Resources - October 29, 2019
Are you thinking about a move to senior living or making plans to age in place? Have you struggled to cope with your current home? Are you wanting to clear yourself of clutter? Restoring order or creating a new oasis of calm can be accomplished by proactively choosing to downsize. As experts in redefining aging, the Goodwin Living team has three suggestions on how to approach downsizing a home, whether it’s yours or the home of a loved one.
The more we have, the harder it is to organize our belongings, and that’s exhausting. Beyond the obvious issue of just keeping up with everything, we seldom consider the potential hazards of so much stuff. For seniors, a cluttered house is harder to walk through, and items stored on the floor can pose a substantial risk for a fall. According to the National Council on Aging, a senior is treated for a fall every 11 seconds.
As part of our age-in-place service, Goodwin Living at Home offers members a yearly home assessment. The recommendations and observations are a useful starting point for making changes. And once you begin, you’re apt to see the value in continuing.
The prospect of downsizing your entire home, from sorting to keeping, can be overwhelming. But you don’t have to do it alone; you can ask for help from family and friends. Eileen Spata, area director for TAD Relocation and an expert in helping older adults downsize, recommends starting with an easy room, such as a seldom-used guest room or even just a closet.
She advises working on a single room until it is finished. You’ll want to go through everything, sorting items by what you intend to keep, what should be donated to charity and what to give to family and friends. Consider the option of selling unwanted items at a yard sale, a consignment shop or by using an online marketplace such as eBay or nextdoor.com. Donating items to Goodwill or The Salvation Army can have the bonus of earning you a tax deduction.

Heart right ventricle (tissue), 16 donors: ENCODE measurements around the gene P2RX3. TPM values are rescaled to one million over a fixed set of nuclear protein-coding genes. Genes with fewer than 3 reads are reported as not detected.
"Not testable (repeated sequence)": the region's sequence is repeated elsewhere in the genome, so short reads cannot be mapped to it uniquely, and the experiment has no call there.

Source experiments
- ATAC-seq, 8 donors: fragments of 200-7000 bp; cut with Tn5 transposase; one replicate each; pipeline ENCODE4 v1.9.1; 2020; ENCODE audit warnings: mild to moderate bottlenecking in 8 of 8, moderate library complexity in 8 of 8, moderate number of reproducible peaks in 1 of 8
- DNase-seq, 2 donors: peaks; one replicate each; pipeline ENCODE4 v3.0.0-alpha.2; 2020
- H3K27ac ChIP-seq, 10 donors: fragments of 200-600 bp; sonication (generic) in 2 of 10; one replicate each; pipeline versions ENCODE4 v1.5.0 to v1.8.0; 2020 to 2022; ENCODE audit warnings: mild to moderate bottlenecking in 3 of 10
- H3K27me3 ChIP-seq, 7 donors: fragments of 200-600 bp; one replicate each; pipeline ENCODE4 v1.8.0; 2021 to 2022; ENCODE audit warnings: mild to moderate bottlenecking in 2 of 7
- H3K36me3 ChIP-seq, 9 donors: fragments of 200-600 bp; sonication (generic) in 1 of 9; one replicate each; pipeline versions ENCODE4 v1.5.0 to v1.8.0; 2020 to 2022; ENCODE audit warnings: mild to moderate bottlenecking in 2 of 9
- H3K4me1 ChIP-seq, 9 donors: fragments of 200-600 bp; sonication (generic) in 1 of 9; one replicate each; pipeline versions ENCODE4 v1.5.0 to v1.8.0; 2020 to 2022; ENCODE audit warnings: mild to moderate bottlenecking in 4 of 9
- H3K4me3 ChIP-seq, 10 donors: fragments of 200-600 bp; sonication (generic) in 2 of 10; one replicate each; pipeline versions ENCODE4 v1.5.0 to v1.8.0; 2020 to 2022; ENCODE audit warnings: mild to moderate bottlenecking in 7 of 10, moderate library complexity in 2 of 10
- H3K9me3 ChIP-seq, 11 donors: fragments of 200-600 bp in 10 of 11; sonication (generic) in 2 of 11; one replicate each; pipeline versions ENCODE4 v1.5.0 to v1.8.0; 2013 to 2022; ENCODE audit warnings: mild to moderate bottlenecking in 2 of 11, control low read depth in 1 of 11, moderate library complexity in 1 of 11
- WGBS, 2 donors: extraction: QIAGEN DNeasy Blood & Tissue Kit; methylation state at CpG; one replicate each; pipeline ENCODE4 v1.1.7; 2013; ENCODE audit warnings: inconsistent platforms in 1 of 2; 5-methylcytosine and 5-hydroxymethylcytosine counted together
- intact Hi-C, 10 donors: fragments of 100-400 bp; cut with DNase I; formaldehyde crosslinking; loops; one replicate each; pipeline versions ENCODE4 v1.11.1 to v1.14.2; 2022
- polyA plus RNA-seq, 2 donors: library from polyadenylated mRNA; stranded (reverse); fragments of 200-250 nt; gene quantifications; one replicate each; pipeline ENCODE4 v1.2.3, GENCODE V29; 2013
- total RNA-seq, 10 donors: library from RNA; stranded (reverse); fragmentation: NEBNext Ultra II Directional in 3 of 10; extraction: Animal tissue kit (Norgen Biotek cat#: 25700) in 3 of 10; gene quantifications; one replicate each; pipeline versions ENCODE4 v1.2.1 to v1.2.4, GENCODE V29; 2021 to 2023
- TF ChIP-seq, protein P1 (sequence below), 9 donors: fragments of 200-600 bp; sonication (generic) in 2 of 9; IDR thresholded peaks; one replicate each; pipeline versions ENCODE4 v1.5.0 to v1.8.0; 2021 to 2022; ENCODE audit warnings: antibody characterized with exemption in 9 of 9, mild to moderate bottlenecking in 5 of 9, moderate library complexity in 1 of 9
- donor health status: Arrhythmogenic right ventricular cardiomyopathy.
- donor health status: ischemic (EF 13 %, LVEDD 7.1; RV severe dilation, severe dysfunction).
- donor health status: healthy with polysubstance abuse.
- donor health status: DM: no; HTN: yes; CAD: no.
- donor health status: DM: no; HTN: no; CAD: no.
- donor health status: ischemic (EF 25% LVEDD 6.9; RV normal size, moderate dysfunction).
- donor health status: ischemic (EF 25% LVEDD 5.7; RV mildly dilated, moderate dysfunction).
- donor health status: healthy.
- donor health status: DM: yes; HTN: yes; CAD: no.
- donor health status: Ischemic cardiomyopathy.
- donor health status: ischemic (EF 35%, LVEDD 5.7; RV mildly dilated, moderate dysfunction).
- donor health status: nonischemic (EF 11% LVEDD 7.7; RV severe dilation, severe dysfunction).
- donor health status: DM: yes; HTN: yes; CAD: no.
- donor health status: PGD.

If it is a struggle to let go of items, follow the advice of bestselling author Marie Kondo. Kondo suggests asking yourself if each item “sparks joy” when you see it or use it. If it doesn’t spark joy and you’re still reluctant to part with it, ask yourself if you’re feeling guilty about letting it go. If the answer is “yes,” allow yourself to send the item on its way. As a last resort, ask yourself if you have used it within the past year. If the answer is “no,” you won’t miss it once it’s gone.
Making a significant change such as downsizing your home can be difficult. And while it might seem hard to cut back or help loved ones do it, it can also be a meaningful experience. Where once you found a large home perfect for a growing family, think about what your future holds. Do you want to spend more time with grandchildren or new hobbies, or would you rather spend time dusting unused rooms or mowing a big backyard?
Getting rid of unnecessary possessions means you’ll be prepared when you decide to sell your house. Your home will be ready for potential buyers, and whether you choose to move to a smaller home, a condo or a senior living community, you’ll be able to embrace your future.
If you’re ready to start downsizing and want more decluttering ideas, this checklist for senior downsizing offers seven helpful tips. We hope you’ll call us to find out more about Goodwin Living at Home or to learn more about our communities in Alexandria and Bailey’s Crossroads, because your new home is waiting.